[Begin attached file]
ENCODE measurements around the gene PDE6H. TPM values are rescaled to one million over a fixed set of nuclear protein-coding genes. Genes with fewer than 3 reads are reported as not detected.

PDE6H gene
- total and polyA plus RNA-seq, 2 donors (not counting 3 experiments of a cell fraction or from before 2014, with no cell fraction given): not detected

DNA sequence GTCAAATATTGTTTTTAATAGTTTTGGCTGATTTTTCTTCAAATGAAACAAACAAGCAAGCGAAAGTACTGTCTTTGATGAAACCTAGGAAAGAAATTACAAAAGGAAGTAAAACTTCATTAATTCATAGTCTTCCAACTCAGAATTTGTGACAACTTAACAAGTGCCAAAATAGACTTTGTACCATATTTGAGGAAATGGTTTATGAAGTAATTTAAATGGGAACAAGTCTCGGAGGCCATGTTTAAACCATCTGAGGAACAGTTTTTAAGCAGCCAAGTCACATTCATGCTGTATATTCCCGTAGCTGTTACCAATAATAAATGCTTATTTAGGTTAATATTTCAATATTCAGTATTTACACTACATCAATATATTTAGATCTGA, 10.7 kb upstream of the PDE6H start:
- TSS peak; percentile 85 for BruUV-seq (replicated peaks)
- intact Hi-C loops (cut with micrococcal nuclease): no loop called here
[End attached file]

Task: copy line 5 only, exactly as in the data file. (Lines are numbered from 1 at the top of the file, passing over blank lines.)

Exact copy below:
- TSS peak; percentile 85 for BruUV-seq (replicated peaks)